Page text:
3. I agree. It is inevitable that humans and computers will collaborate to make high-level business decisions. Personally, I think this will improve the work place. I would rather my performance be evaluated by objective AI than by a human manager whose agenda is questionable.

    Most “knowledge-based” workers will be displaced. Or their jobs will be so gutted that they won’t require years of specialized training. I suspect “bleeding edge” tech jobs will be around for a while though. People will likely require retraining, but they won’t attend universities. AI will take over that role as well for a fraction of the cost. The flip side of this is that every person will have access to inexpensive high-quality professional services.

    As Moore’s Law spreads throughout the economy, there will be deflationary pressure: the *real* cost of goods and services will fall through the floor. Perhaps as it becomes easier to afford any need or want, people will spend less time working and more time enjoying life. It wouldn’t surprise me if by 2030, most people were on a 20-30 hour work week, with AI picking up the slack.

    1. Yeah, you’re right, machine learning is still in its infancy whereas human learning is on its top (that means it will not be much better in the future). Despite of this,
      Watson won jeopardy 🙂
      Machines are improving exponentially. Is your learning ability doubling every two years?

  4. The automation saturation will occur when all tasks can be accomplished by machine. This will occur. Everything from trash collection to brain surgery will be performed by machine and humans better figure out a better method of government to arrange for this forthcoming event… or we could just allow the machines to figure that out as well.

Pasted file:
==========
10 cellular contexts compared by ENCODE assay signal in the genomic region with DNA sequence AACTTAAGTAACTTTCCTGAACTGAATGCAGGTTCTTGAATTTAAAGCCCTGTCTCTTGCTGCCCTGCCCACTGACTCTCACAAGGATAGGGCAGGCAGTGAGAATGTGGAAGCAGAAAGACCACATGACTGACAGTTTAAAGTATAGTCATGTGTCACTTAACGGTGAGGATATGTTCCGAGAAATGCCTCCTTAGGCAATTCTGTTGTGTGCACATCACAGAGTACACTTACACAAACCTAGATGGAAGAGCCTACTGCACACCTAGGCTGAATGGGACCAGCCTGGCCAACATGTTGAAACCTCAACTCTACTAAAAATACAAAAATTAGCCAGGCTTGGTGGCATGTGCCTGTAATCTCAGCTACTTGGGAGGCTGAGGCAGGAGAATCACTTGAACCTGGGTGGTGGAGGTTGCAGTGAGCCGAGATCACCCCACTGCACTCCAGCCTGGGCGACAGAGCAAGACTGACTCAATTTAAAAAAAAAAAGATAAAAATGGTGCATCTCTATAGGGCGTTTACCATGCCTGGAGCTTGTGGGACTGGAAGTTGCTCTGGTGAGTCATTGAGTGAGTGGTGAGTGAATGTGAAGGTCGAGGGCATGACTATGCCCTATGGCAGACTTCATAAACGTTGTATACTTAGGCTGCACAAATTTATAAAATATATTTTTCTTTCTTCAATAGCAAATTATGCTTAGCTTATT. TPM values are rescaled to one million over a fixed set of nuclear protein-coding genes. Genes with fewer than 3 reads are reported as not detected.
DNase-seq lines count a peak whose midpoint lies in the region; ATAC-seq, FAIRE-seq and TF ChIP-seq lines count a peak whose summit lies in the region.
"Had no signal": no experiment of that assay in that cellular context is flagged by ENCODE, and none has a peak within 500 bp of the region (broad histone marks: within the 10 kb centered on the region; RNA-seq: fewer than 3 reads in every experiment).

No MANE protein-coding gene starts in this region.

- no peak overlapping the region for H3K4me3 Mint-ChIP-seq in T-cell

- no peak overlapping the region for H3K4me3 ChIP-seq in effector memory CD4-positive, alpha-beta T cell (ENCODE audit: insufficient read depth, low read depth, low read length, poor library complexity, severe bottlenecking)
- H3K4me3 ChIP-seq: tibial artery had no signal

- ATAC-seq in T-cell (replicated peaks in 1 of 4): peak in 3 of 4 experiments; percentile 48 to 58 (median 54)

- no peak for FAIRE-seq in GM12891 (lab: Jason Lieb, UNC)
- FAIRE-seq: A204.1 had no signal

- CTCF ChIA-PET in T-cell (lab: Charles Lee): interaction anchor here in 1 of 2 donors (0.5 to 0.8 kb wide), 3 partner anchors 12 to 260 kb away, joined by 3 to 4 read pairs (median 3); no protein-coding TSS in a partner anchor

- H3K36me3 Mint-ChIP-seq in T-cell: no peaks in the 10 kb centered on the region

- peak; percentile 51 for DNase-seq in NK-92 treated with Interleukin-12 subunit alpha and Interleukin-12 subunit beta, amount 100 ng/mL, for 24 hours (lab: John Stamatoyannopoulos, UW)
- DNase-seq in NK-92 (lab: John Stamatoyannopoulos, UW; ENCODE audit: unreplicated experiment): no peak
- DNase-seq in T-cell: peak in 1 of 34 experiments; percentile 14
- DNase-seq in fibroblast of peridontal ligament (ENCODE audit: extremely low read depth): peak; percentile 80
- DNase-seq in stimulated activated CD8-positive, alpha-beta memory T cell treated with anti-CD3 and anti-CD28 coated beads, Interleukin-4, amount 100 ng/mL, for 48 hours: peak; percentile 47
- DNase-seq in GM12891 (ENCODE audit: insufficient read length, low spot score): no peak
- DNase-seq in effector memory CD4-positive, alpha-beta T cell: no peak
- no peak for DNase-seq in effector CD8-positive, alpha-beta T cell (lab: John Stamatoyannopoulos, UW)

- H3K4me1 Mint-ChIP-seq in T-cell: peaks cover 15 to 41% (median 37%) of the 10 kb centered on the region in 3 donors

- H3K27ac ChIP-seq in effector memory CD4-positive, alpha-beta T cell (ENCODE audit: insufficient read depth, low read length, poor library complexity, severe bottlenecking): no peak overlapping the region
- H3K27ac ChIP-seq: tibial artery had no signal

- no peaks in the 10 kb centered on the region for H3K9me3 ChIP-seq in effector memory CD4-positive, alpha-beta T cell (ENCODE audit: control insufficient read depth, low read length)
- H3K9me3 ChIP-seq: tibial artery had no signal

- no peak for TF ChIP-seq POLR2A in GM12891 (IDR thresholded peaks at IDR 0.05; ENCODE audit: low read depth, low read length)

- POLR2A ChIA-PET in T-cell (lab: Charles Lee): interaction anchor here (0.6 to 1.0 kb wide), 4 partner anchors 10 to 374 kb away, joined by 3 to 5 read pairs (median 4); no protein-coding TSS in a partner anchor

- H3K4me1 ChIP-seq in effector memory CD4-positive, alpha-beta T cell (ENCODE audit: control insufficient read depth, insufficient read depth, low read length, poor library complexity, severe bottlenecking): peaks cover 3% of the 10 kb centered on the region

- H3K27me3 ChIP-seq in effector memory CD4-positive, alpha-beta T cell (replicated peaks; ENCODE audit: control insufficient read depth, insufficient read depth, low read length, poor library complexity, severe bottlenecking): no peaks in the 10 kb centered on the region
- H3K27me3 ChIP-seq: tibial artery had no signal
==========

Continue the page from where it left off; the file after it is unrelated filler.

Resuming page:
5. I have recently ordered Mr. Ford’s book, so won’t comment here at length for fear of restating what may be obvious to his readers. I think the last paragraph of E’s comment is spot on, and we need, then to figure out how to make that result institutionally possible, say, by REDUCING the Social Security age instead of increasing it and – here’s the hard one – restoring a norm of one earner per family. More after I’ve read about the light in the tunnel.

  6. If Watson cost IBM $25 million and the price drops by 50% every year, and computer processing power increases by **a Factor of 30** within the next decade, then by the time the year 2022 rolls around a machine like IBM’s ‘Watson’ that just beat 2 human competitors on Jeopardy! will cost all of $25,000 dollars for a company like Wal-Mart to buy.

    Or less.

    And the price is going to halve each passing year, and every 2 years computer processing power is going exponentially double.

    Given the choice to invest in a frail, unreliable, human worker, or one of these machines, where do you think that Wal-Mart, and every other major company that can afford it, is going to put their money?

    Here’s the thing of it, the Creators of these systems are well aware of what is coming, and are planning accordingly, whereas the vast majority of those that will be adversely impacted in the Job Market have no idea of what is about to happen, and as such are making exactly *zero* plans for this fast approaching future.